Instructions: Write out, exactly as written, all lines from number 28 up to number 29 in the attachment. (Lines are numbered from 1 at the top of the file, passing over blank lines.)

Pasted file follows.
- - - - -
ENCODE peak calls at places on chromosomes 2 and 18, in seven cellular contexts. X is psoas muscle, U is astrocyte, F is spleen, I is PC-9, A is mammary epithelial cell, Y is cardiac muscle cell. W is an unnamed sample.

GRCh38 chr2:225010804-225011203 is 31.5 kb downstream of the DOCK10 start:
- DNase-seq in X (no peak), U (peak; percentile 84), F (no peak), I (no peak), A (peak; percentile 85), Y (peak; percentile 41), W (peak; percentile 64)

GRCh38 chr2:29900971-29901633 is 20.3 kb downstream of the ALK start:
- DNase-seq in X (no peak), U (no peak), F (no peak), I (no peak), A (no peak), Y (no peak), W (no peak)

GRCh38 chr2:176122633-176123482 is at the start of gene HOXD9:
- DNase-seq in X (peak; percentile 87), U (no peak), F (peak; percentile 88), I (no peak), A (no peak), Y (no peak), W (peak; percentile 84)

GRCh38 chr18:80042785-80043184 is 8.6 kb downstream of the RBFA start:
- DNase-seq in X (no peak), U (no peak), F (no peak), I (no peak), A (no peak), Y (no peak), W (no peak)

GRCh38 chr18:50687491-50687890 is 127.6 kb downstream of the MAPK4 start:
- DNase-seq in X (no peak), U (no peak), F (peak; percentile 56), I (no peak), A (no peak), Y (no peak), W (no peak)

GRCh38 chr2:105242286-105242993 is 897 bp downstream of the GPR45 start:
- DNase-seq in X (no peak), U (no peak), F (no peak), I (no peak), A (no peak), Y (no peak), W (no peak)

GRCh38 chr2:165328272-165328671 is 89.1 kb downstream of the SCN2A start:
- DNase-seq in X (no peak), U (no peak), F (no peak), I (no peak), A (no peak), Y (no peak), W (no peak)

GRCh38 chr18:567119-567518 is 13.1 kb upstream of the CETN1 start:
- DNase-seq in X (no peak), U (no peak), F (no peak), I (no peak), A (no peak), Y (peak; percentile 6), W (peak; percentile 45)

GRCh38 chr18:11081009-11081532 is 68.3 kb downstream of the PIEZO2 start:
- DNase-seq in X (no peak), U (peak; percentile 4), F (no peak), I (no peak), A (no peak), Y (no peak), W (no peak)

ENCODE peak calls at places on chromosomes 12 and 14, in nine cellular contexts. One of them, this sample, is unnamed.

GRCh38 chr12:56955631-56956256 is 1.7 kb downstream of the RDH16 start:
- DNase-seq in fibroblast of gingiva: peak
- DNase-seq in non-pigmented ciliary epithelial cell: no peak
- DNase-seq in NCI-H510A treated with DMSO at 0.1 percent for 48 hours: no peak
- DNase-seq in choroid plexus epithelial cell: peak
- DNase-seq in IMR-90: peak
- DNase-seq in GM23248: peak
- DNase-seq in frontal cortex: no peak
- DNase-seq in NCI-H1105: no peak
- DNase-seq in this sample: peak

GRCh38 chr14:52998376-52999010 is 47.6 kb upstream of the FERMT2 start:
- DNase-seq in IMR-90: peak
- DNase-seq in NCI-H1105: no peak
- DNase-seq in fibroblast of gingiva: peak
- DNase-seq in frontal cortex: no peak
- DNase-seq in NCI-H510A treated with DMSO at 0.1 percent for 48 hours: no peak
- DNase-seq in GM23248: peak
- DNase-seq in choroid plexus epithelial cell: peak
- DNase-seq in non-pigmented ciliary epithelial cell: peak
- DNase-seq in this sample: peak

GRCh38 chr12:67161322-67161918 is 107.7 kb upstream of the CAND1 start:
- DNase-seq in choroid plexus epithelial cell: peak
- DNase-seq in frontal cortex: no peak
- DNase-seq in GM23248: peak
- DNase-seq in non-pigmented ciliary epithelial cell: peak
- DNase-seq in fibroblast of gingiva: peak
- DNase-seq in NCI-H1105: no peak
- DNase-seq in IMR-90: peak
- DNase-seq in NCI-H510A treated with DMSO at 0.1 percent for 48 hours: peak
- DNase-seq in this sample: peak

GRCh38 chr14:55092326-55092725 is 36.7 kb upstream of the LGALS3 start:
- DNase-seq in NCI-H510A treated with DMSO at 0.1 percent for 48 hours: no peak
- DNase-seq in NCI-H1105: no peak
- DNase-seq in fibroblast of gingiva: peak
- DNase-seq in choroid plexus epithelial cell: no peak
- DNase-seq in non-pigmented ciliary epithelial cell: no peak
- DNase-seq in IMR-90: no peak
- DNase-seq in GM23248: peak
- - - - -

- DNase-seq in frontal cortex: no peak
- DNase-seq in NCI-H1105: no peak